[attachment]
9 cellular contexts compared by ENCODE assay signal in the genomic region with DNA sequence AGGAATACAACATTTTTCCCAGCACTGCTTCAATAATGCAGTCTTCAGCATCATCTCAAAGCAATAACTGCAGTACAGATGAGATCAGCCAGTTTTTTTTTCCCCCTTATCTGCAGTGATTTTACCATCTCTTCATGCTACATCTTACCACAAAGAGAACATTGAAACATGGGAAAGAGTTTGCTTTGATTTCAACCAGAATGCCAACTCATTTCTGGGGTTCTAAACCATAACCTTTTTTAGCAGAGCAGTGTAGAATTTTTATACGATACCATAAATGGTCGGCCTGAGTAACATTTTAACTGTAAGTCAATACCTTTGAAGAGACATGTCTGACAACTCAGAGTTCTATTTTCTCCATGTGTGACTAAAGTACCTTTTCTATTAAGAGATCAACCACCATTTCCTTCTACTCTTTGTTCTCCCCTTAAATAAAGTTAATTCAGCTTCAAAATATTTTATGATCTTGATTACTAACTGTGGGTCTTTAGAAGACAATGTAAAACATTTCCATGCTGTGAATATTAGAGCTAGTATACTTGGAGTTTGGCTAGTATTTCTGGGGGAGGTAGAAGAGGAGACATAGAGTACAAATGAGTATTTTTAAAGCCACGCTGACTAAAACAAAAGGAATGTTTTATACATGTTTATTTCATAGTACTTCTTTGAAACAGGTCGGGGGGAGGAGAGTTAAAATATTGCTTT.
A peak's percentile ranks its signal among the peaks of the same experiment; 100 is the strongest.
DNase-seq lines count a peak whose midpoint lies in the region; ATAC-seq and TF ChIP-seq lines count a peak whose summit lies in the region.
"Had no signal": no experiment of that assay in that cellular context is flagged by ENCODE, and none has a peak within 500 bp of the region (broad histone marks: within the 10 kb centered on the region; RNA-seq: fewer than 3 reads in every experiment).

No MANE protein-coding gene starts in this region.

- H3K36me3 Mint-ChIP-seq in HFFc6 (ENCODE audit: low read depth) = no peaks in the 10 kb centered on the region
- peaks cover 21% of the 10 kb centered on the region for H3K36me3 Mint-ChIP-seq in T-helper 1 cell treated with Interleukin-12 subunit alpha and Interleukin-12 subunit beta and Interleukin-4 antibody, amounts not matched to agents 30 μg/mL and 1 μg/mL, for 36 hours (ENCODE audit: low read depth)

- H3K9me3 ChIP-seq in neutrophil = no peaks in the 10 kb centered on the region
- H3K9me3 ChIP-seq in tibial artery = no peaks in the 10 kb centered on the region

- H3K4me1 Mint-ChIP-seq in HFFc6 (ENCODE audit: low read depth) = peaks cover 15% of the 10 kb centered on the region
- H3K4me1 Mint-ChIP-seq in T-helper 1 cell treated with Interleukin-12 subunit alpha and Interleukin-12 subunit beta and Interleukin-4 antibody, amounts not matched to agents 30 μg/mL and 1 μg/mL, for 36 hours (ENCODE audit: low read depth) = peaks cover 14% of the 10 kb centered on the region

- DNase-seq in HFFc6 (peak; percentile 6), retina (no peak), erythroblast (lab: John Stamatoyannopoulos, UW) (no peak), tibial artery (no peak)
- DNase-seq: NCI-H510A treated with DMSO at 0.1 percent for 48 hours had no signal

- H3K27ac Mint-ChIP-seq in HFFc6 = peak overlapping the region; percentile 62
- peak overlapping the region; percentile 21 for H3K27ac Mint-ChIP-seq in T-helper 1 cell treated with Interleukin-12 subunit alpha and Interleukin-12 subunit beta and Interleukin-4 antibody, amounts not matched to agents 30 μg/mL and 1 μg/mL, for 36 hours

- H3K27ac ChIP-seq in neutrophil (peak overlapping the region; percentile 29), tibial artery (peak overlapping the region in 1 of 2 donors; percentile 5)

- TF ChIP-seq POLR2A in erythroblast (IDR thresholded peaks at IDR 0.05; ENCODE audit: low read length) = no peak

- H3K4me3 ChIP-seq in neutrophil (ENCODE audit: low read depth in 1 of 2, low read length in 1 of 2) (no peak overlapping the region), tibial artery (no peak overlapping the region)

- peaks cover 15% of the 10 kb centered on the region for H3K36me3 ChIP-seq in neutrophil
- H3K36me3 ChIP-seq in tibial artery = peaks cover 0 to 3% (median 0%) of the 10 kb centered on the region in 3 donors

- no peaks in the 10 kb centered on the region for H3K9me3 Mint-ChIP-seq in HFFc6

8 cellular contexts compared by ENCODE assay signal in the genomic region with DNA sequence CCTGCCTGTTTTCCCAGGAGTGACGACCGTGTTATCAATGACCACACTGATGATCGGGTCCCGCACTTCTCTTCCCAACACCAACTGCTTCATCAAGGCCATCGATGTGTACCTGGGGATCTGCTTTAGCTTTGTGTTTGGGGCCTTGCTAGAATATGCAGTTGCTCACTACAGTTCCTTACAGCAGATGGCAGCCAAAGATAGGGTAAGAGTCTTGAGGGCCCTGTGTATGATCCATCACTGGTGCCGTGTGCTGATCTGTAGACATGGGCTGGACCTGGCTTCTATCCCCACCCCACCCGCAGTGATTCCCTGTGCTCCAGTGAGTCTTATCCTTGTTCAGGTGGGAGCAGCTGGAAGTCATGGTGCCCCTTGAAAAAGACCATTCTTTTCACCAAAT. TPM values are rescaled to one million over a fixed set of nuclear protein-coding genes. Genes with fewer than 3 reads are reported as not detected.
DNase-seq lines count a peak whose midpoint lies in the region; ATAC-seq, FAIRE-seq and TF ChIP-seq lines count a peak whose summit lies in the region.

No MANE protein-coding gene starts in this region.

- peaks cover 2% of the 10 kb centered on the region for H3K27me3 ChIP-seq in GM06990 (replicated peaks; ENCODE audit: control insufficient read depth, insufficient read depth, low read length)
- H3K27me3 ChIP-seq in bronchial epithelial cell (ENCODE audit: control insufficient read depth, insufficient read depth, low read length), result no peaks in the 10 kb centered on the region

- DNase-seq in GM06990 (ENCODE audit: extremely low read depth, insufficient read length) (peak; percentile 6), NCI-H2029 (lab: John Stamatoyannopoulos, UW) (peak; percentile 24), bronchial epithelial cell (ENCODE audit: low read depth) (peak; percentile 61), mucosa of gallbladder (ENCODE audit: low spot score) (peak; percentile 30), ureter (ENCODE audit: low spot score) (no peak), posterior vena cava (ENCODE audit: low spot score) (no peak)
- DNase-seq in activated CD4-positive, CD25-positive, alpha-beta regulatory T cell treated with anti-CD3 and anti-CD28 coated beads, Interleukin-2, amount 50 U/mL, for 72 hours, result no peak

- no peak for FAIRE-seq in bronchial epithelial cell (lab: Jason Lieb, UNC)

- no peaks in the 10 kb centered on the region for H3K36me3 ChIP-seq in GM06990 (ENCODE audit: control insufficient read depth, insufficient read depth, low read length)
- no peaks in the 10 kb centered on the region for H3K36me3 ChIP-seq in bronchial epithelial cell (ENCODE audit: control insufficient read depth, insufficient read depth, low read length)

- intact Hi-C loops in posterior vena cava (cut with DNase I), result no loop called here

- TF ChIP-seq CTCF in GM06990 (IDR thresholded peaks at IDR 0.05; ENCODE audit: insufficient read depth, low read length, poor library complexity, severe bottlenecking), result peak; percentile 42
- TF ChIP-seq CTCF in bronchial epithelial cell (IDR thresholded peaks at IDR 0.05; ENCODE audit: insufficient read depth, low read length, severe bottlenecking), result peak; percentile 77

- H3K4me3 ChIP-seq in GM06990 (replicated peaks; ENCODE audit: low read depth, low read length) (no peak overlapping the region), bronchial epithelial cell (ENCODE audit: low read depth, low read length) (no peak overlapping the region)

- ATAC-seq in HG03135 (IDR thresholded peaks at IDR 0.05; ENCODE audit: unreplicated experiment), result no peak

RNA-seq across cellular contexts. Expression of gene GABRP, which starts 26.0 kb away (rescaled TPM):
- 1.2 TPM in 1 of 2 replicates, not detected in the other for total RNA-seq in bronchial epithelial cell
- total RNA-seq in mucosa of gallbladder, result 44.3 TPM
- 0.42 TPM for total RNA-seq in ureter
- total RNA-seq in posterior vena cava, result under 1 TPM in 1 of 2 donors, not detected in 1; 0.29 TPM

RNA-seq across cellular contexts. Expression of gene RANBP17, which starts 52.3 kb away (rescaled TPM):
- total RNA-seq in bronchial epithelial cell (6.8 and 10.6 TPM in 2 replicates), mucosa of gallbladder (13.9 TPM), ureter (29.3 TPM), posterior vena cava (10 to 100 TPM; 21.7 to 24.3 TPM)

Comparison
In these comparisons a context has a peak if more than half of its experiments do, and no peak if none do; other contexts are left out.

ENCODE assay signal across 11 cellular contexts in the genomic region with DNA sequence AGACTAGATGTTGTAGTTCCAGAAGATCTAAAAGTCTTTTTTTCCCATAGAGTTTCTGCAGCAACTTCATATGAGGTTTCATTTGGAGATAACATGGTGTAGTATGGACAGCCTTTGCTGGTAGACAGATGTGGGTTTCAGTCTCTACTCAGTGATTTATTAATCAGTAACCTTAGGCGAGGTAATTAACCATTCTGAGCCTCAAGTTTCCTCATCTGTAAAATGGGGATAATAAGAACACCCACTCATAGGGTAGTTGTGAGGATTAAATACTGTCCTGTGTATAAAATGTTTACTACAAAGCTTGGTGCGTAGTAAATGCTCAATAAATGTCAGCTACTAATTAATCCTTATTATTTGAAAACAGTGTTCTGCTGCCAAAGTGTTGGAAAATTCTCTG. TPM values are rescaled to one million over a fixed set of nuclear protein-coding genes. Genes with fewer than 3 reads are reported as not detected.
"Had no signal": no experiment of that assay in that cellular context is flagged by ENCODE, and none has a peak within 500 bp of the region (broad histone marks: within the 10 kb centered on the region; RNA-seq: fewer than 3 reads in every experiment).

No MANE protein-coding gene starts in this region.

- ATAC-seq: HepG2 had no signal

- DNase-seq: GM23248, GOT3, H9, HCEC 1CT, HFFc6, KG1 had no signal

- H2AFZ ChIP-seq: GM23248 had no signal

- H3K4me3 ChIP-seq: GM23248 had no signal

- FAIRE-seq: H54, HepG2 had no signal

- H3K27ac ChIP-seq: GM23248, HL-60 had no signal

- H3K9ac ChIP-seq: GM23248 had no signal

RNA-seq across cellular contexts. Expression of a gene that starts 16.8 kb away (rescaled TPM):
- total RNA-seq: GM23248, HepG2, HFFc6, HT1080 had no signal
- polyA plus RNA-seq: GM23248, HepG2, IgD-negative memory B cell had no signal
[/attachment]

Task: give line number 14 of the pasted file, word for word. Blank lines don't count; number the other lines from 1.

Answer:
- H3K27ac Mint-ChIP-seq in HFFc6 = peak overlapping the region; percentile 62